You can find yet other solution methods in the comments.

There are some marbles in Box A and Box B. If 50 marbles from Box A and 25 from Box B are removed each time, there will be 600 marbles left in Box A when all marbles are removed from Box B. If 25 marbles from Box A and 50 marbles from Box B are removed each time, there will be 1800 marbles left in Box A when all marbles are removed from Box B. How many marbles are there in each box?

Again, this is from Singapore and teachers have told students not to use algebra to solve this question. However, any form of heuristic tools are allowed to facilitate the students in solving the questions.

I'd like to point out that I feel it's a good problem, but students might benefit from some "preparation". You could set up a preparation problem like this:

Jar A has 100 marbles and jar B has 40 marbles. You will start removing marbles one by one from jar A, but by 2's from jar B. How many marbles are left in jar A when jar B is empty?

What if you remove 2 marbles at a time from jar A and one marble at a time from B, then how many marbles are left in A when B is empty?

Then we can vary the numbers, for example let jar A have 250 and B have 90. Or, let A have 250 and B have 400 and see what happens! Lastly, change the number of marbles removed to 25 and 50 as in the real problem.

Now, the information given is "reversed" in the original problem because there we know how many marbles will be left and don't know how many marbles were there in the beginning. This does make the problem more difficult, obviously.

Solution:

When I saw this problem, my head automatically "saw" another usable unknown as "how many times do we scoop out marbles from each box?" You see, in scenario 1 we scoop out 50 marbles at a time from A and 25 from B, but the scooping is done the same number of times. So I called that n.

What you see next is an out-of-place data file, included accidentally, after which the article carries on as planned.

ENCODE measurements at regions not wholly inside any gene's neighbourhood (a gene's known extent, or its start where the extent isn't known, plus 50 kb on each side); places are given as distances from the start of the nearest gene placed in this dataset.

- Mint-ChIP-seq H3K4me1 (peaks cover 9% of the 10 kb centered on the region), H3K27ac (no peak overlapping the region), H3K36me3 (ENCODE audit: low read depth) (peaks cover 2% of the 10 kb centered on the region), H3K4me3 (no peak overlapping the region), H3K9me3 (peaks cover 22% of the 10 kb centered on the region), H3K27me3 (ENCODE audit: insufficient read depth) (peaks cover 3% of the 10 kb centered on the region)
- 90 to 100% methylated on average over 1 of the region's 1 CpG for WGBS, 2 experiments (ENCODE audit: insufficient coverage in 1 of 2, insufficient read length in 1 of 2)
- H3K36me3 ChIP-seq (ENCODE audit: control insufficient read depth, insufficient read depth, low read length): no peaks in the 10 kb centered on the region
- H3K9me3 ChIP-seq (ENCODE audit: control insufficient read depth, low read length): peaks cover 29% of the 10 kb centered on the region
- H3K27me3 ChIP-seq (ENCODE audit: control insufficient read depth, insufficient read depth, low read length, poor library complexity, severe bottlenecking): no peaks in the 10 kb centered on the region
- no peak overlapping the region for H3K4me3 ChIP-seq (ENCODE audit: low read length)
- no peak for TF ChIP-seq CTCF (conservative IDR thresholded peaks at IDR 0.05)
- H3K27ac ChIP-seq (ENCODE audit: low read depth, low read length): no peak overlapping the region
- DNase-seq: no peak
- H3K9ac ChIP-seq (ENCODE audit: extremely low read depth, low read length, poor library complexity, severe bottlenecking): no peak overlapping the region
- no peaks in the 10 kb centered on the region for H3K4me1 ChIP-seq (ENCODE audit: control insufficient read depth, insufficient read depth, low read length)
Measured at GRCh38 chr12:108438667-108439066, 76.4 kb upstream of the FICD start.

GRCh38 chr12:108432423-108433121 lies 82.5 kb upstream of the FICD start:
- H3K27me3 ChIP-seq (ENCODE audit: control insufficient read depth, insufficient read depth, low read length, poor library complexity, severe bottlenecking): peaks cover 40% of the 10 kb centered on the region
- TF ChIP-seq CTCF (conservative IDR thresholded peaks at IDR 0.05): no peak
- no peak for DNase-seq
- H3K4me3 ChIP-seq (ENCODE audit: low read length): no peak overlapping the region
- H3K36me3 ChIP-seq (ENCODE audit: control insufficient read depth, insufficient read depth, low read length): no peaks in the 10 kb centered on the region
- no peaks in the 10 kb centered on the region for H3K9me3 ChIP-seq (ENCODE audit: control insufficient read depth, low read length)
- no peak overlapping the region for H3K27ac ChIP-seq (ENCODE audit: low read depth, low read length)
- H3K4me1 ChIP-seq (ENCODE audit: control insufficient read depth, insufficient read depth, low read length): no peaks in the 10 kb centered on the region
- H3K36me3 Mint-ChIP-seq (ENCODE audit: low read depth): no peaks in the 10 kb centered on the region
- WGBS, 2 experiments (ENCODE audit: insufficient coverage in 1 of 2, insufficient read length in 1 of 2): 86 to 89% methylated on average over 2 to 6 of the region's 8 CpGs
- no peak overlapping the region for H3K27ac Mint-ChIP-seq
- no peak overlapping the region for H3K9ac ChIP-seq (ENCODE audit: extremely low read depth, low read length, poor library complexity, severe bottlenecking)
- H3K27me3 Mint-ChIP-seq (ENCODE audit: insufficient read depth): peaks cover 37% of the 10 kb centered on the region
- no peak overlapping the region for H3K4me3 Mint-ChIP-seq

That automatically headed me down the "algebra" route... I wanted to write stuff using n:

There are 50n + 600 marbles in A, and 25n in B.

Then in situation 2, we don't do the same amount of scoopings... so the n is not the same. This time, we take 50 marbles at a time from B until it's empty, so B got emptied in double time as compared to situation 1. So... we have n/2 or half as many scoopings taking place.

Thus there are (n/2)*25 + 1800 in A, and (n/2)*50 in B.

Now you can get an equation that solves it by setting the number of marbles in A equal to number of marbles in A from the two situations:

50n + 600 = (n/2)*25 + 1800

Some solving... n = 32.

Therefore there are 50*32 + 600 = 2200 marbles in A, and 25 * 32 = 800 marbles in B.

Now, as far as solving it heuristically without using algebra... it was really hard for me at this point, since my head only wanted to consider the problem this one way. I started visualizing in my head two jars and two hands picking the marbles out... First one hand picks 50 each time out of the jar with more marbles and 25 out of the jar with less marbles until jar B runs out. Then the other way around: picking 25 out of A while taking 50 out of B, until B runs out.

Then I "saw" that the amount of marbles actually taken out from A in situation 1 was FOUR times the amount of marbles taken out from A in situation 2. (Just comparing how many marbles got taken out from A.)

This is because in 1, we took two times as many marbles out each time (50 vs 25), and also because in 1 it takes double that long (double the amount of scoopings) than in situation 2 (because we're timing all this by how quickly B runs out, and B runs out in half a time in situation 2).

We also know that the first time we took out 1200 more from jar A than in situation 2. So, that 1200 is 3/4 of the marbles taken out in sit 1. From which it's easy to get that 1200/3 * 4 = 1600 is the number of marbles taken out from A, in situation 1.

And that solves it then because now we know that there were 1600 + 600 = 2200 in A. And, since 1600 marbles were taken out from A by 50s, it means it was done 32 times. So B had 32 * 25 = 800 marbles.

I definitely think algebra is the easier way to go ... less brain strain for sure!

You can find yet other solution methods in the comments.